MESA, Ariz. Welington Castillo remembers seeing Alfonso Soriano working out at the Cubs academy and wondering what the 136 million man was doing there.
Soriano, Starlin Castro and Carlos Marmol have become billboards for the organization in the Dominican Republic, where the Ricketts family plans to construct a new facility and build a bigger pipeline to Wrigley Field.
Castillo will turn 25 in April and has already spent seven seasons in the system (and 11 games with the big-league club). The catcher with a rocket arm and bilingual skills took this message from Soriano years ago.
Thats where youre going to be, Castillo recalled Wednesday. You have to keep (working), so you dont just get to the big leagues. You stay in the big leagues. Thats why theyre always working hard.
I was growing up with that mentality. I want to get there and stay there. I dont want to just get there and come back (and forth).
Either way, thats where this could be heading. Geovany Sotos groin injury which has limited him for several days but is considered minor made you wonder about the future of the Cubs behind the plate.
Soto emerged as an All-Star and the National Leagues Rookie of the Year in 2008, when he hit .285 and accounted for 23 homers and 86 RBI. He has landed on the disabled list in each of the past three seasons.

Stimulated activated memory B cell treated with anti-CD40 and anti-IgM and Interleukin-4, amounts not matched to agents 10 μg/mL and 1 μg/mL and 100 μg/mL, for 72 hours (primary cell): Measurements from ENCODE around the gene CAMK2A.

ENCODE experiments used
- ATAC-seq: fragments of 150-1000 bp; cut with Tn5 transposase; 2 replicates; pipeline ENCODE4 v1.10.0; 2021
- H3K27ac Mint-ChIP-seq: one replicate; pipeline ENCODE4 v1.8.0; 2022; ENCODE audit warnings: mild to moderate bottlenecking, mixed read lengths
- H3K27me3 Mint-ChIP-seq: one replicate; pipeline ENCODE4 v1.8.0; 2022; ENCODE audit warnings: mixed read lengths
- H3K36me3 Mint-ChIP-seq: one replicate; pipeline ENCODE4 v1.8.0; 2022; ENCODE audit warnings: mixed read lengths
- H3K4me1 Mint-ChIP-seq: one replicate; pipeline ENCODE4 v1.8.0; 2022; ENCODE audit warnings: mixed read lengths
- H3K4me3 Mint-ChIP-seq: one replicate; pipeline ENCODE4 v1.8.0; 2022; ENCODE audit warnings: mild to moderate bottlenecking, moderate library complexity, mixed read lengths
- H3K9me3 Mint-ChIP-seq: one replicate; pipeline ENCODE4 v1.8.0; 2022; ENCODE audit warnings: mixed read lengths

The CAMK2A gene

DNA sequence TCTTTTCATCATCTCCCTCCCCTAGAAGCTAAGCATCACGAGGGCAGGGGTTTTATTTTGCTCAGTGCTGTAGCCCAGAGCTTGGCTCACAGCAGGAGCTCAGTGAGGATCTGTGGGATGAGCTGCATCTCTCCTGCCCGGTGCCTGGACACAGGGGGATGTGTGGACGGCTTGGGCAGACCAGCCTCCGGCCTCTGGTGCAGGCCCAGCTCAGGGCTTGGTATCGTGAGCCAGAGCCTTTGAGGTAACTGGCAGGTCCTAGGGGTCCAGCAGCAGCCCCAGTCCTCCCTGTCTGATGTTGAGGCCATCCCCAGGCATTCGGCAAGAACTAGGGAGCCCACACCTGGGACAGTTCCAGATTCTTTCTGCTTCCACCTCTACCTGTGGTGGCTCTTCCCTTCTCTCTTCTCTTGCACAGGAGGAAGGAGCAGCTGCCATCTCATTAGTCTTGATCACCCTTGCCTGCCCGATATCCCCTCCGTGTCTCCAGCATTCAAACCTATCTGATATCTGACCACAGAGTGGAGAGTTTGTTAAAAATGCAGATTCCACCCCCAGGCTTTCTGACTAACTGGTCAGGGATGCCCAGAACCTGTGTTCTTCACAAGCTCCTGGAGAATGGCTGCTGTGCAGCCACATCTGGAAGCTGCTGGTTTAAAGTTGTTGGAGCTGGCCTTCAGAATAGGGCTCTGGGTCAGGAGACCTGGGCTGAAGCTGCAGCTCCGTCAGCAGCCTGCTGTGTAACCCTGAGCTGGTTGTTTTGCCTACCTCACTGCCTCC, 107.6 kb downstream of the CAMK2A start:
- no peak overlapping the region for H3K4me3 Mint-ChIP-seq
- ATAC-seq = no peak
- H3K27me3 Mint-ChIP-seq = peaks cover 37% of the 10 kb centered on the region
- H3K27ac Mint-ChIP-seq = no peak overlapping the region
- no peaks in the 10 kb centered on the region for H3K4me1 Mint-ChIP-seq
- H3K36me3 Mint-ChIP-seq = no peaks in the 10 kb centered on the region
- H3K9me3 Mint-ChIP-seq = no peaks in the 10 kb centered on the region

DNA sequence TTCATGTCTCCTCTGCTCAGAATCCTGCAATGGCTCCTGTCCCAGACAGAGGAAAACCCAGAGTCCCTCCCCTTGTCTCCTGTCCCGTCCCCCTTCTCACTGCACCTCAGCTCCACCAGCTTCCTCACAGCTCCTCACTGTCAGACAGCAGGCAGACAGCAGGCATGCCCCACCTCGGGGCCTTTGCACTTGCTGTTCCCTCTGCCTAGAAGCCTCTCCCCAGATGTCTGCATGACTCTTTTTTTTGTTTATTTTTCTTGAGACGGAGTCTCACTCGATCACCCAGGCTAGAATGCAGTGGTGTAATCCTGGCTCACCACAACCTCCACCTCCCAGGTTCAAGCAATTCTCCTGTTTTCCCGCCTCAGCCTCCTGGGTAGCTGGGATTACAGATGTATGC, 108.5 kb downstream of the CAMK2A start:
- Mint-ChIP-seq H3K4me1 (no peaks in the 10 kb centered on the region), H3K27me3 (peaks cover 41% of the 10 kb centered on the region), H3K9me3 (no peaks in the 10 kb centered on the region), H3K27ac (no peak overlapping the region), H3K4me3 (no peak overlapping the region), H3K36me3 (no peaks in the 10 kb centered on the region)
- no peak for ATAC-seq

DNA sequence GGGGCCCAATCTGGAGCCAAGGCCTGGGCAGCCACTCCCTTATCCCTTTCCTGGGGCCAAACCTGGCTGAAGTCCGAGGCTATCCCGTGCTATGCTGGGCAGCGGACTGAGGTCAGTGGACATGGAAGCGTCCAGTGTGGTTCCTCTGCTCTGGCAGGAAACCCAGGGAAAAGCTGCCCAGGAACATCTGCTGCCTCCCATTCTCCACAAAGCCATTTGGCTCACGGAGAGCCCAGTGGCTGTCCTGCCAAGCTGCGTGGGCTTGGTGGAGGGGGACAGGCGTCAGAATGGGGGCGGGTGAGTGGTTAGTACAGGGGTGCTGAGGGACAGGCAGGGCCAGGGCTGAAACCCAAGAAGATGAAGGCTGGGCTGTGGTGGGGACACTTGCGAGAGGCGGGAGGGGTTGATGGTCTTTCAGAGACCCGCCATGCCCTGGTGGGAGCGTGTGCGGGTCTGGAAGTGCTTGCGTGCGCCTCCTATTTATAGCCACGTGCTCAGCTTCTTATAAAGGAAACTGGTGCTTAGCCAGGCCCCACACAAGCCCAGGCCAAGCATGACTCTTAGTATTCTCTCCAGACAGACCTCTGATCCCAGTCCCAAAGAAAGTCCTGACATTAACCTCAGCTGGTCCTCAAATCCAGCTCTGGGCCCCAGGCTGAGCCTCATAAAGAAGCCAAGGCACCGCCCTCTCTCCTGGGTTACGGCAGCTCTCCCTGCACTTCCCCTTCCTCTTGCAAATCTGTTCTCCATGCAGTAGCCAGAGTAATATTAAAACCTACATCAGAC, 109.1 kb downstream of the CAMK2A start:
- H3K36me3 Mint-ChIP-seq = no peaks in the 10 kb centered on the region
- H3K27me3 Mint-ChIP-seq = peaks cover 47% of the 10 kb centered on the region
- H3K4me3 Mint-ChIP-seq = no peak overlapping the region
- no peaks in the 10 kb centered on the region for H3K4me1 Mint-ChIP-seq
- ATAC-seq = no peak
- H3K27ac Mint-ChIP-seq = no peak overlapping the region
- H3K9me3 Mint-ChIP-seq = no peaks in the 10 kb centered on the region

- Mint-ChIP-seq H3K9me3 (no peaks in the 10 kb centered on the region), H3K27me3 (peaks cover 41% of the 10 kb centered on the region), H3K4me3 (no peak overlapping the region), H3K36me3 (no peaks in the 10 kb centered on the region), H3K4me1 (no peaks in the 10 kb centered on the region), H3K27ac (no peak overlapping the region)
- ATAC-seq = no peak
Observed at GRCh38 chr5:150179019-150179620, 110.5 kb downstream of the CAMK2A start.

Soto is also a popular, well-respected figure in the clubhouse, a homegrown catcher who can hit for power (34 homers combined the past two seasons), which is unique. He will make 4.3 million this year and wont become a free agent until after the 2013 season.
The backup job will be a battle between Castillo, Steve Clevenger and Jason Jaramillo. Clevenger made his big-league debut last year, while Jaramillo, a non-roster invitee, has spent parts of the past three seasons with the Pittsburgh Pirates. Manager Dale Sveum said the deciding factor will be who handles the pitchers best.
Even after an injury-plagued 2011 season that shut him down in late August and robbed him of a September call-up, Castillo is regarded as the organizations sixth-best prospect by Baseball America.
Castillo still managed to hit 15 homers in 61 games at Triple-A Iowa. He rehabilitated his hamstring last fall at the Cubs complex in Arizona, then wasnt allowed to play winter ball at home.
The focus was on what could be a breakthrough season. Working out alongside Soriano and Castro at the academy, he focused on agility and lost around 20 pounds, getting down to 205, so he could feel more flexible and ease the stress on his body.
I dont have to show anything, Castillo said. I just have to play. I dont want to put any pressure on myself, like, Yo, I got to hit. I got to catch. I got to throw people out. I just got to go out there and play the way I (can), play hard all the time.